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ALBERT BRANDFORD: PM Stuart, a fox or a hedgehog?

ALBERT BRANDFORD, [email protected]

ALBERT BRANDFORD: PM Stuart, a fox or a hedgehog?

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DONVILLE INNISS IS playing a strange political game.

He is trying to sell a belief that he is different from his Cabinet colleagues.

It is strange because this difference is directly related to policy. But, he is part of the Cabinet that has overall responsibility for the management of the country. It, therefore, does not make sense for him to try distance himself from the Cabinet.

So, can he be trying to avoid the present to enhance his future?

Having had the experience of working with the private sector, Inniss comes across as pro-business in his public utterances. In this regard, he must be disappointed with the general direction of the economy since becoming a Minister.

He certainly cannot be happy with Government’s tax policies with respect to the VAT and income taxes. On the property tax, he made his concerns quite clear in the past.

In short, there must be conflict between his pro-business stance and the constitutionally imposed demand of collective responsibility on members of the Cabinet.

Section 64(2) of the Constitution states: “The Cabinet shall be the principal instrument of policy and shall be charged with the general direction and control of the government of Barbados and shall be collectively responsible therefor to Parliament.”  

The implied interpretation is that if a Minister does not agree with the general direction of Cabinet’s policy, he ought to resign. If he stays, then he agrees. He, therefore, should not claim he is opposed to certain Government decisions.

The fact that Inniss makes such a claim with an unusual degree of frequency – not to mention latitude – speaks to the leadership position of Prime Minister Freundel Stuart.

The Prime Minister’s position causes consternation in political quarters. In their state of dismay, members of the public give wide-ranging interpretations of Stuart’s silence. The public, including some of us in the Press, is capable of ascribing to politicians, attributes they may or may not deserve. This is especially true of leaders.

In this vein, some people are describing Stuart as a fox, when he is in fact behaving like a hedgehog.

An ancient Greek parable says a fox knows many things, but a hedgehog one important thing.

Attempts are made to use the parable to analyse the leadership styles of businessmen, politicians and others, even though it is accepted that the classification has its weaknesses. Notwithstanding, politicians appear to be flattered when they are associated with the fox.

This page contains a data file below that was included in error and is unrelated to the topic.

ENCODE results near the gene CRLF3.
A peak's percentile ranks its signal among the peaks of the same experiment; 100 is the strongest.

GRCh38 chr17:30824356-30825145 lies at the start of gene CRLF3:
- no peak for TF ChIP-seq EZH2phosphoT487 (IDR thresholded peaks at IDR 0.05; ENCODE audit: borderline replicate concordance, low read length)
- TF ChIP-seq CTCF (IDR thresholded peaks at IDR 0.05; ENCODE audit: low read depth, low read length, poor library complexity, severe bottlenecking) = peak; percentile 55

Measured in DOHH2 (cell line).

In The Prince, Machiavelli notes: “A matter of no small importance to a prince is the selection of ministers, for their competence or incompetence will depend upon his capacity to judge; and the first estimate of his intelligence will be based upon the character of the men he keeps about him. If they are capable and loyal, he will be reputed wise, for he will have demonstrated that he knows how to recognise their ability and keep them loyal to him. If they are otherwise, he will be judged unfavourably, for the first mistake a ruler can make lies in the selection of his ministers.”

It is difficult to argue that Inniss is disloyal to his leader and by extension, the Cabinet. So why is he able to continue his disaffection with the general policy direction of Government in public?

There is only one answer, and it is that the Prime Minister is in a weak position to lead. 

When the Eager-Eleven failed in its mission to remove Stuart prior to the 2013 election, it created the opportunity for him to get a mandate from the people, which he did. Strangely, he never troubled the group because his mandate was not a commanding one.

But he certainly had opportunities to send signals to his Ministers, which he never pursued. In so doing, he left space for the more ambitious among them to try to fill the void.

Inniss has certainly tried.

He has been trying so hard that his most recent foray into the realm of biting political commentary raised a few eyebrows, perhaps not least, Stuart’s.

The “transitory inconveniences” – better known as potholes – became a source of convenience for Inniss to demonstrate graphically his opposition to the refusal of the Stuart administration to address the public’s outrage over the state of the roads. Not only did the Minister drop into a pothole, but the Press went to the scene!

There is a bigger scene up ahead that will determine the efficacy of Inniss’ political strategy and the future of the Cabinet in which he shares collective responsibility.

Only time will tell if his strategy coincides with his future expectations.        


Albert Brandford is an independent political correspondent. Email: [email protected]